Where to Stay

Huaraz offers a great variety of hostels and hotels. Prices vary from $5 per night in a shared room to fancy prices in not much fancier places. My personal experience took me to hotel Virgen del Carmen 1, where I found the flexibility and hospitality I was looking for. As a person who would spend over a month in and out of Huaraz, I needed a place where I could securely store my stuff while out of town. Not only was storage free, but the booking arrangement went something like that:


“Hi! Can I have the keys to the storage room?”

“Sure, there you go!”

“So, senora, we are leaving for the mountains. We will be back next Wednesday or Thursday, depends on the weather. We are probably gonna stay for 2-3 nights and off again. Is it ok?!”

“Claro, claro, no problem!”



View of the city from Los Olivos


For $9 per night, we would have a clean room, with private bathroom. We would leave our luggage at storage for free, and for uncertain amount of time, come back and find it untouched. We would stay for a few days and repeat the process. Our dates were never fixed since they adapted to weather conditions. The place is clean and central.

Thumbs up for it!


Gear Up and Go Adventuring

Planning an adventure is easy here since there are many agencies that provide their services. The wise thing to do is to ask around for offers. Prices can vary with up to 30% difference. If you somehow end up alone in Huaraz, you can find a partner in crime via ad boards. They are strategically placed in cafe Andino, cafe California, and in some rental agencies. At the latter, you can either fill up the missing pieces of your rack, or you can do some curious business.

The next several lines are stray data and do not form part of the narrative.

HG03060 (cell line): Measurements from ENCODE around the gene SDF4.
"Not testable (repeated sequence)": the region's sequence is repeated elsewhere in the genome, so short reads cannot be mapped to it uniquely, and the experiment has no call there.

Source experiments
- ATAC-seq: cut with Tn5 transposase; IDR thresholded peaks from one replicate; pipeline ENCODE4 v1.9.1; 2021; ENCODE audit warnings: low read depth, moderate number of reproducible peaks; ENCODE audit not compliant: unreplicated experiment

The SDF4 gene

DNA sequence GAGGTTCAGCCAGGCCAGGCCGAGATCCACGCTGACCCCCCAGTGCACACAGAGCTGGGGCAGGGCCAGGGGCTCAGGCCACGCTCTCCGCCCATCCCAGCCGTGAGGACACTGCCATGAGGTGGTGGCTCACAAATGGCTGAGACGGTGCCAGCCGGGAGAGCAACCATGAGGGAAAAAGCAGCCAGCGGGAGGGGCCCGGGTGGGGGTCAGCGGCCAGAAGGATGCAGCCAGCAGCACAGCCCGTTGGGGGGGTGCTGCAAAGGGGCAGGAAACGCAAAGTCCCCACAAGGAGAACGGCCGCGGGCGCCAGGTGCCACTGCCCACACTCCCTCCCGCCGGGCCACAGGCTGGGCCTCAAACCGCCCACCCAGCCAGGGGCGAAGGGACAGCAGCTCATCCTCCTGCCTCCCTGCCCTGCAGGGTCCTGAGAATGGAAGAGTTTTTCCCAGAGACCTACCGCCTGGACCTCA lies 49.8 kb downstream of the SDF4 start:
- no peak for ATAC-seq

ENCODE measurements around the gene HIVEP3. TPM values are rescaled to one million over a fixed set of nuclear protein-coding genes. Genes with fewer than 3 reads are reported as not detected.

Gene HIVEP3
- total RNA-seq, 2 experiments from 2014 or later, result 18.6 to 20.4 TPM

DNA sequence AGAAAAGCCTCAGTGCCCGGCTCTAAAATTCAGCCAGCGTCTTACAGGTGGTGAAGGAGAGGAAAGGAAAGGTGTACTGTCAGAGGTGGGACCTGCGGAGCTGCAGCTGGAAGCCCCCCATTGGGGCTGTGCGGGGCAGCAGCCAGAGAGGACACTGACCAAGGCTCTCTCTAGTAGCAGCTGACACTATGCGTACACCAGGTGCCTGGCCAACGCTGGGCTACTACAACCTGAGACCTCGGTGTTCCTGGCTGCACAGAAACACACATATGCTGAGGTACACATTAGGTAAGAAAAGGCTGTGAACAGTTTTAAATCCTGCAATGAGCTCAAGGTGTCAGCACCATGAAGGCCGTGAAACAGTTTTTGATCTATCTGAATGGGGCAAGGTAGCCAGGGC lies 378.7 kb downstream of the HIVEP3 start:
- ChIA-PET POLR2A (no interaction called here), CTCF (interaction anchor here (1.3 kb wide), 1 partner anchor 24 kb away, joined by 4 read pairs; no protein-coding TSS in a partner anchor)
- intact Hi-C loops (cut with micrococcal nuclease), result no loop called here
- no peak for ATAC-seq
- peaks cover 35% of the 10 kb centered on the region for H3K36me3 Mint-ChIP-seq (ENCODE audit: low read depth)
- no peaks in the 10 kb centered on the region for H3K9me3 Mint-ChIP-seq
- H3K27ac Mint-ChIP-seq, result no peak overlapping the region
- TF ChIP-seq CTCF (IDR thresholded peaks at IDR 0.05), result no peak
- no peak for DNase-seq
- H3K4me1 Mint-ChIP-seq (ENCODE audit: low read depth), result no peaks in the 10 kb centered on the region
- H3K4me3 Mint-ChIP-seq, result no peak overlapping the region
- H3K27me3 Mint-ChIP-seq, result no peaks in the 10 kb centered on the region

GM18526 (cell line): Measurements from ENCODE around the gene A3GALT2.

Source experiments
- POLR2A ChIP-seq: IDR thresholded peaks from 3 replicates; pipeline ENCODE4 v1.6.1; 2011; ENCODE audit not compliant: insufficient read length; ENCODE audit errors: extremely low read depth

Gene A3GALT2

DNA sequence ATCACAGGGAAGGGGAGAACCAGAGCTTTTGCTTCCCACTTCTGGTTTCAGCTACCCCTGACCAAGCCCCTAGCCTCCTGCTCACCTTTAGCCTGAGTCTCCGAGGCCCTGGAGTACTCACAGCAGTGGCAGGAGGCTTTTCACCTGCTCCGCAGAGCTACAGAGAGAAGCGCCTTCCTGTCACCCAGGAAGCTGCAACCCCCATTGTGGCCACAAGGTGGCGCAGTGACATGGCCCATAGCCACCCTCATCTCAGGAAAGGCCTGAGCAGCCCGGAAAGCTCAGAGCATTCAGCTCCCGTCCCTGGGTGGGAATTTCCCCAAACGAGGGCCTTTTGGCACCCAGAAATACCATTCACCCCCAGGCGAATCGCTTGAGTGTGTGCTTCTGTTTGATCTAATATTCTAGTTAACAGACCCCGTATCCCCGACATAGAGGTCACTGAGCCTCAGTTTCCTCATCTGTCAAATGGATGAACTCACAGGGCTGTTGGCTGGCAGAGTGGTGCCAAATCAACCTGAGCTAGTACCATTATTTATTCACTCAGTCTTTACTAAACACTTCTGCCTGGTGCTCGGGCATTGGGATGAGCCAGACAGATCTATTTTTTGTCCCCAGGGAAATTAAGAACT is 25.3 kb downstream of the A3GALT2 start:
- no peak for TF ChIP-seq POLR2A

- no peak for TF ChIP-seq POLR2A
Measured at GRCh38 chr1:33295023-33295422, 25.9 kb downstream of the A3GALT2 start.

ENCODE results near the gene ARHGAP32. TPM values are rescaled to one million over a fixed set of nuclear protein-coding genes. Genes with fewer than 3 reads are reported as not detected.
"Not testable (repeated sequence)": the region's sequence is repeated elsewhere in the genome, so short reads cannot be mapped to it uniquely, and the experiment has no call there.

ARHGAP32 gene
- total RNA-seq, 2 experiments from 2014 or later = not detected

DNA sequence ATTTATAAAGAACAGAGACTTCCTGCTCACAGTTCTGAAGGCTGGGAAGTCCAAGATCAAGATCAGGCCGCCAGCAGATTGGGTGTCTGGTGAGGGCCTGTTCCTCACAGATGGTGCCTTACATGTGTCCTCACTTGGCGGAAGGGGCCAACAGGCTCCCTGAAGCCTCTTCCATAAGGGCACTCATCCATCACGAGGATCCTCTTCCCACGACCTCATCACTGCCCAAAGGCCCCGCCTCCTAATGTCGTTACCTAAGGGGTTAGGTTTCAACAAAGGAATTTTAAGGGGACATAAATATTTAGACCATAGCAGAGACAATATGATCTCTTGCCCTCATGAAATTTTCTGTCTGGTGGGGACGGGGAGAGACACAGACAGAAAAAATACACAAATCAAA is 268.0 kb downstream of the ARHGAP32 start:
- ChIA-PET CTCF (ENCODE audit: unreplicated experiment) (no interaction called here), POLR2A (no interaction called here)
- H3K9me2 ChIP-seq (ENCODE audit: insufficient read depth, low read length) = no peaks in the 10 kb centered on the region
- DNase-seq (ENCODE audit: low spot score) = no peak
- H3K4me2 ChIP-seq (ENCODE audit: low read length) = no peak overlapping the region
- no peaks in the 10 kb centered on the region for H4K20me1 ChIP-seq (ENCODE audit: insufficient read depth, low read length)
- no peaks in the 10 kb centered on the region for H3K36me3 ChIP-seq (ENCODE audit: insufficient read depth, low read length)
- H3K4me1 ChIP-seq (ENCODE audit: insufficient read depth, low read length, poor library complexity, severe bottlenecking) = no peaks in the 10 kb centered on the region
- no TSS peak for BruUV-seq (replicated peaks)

Base Camp restaurante


Equipment in Peru is pricier compared to the rest of the world due to taxes. So local agencies are open to buy gear from travellers. Anything well-kept is marketable. Mountain boots, crampons and sleeping bags are among the best sellers. If you can bargain, you could sell your old equipment for the amount you’d need to buy it brand new back home. Plus, it saves you on extra luggage on the plane back.


The Portrait

Surrounded by white sharp-ended peaks, Huaraz is a city where internet cafes still exist and CDs are not out of date. Advertising comes in the form of fresh paint on the brick walls. Or through audio recordings, selling you an ice-cream “a solo un sol”. A gateway to risky adventures, the most dangerous thing around here is crossing the street. Apart from being careful with the traffic, there is plenty of police on the streets and the city feels safe.



Street style documentation copying


The younger generation keeps up with the looks of pop stars and listens to reggaeton. But you can also see people dressed in their traditional outfits. If a female has a colourful hat and a shorter skirt on top of a longer one, it means she is single. So, gentleman, you’d better read the signs!


Street business


  • You will need some local cash in order to get to Huaraz but exchange just enough at the airport. The exchange rates in Huaraz are much better and vary as much as 3.25-3.27 soles for a dollar.
  • The best and cheapest way to get to town is by a bus (Cruz del Sur or MovilBus). Take advantage of the bed-like seats during a night trip and you won’t feel the 8 h drive.
  • If you know which date you are traveling back to Lima, check in advance for bus tickets. There are special offers that may save you up to 50% of the price.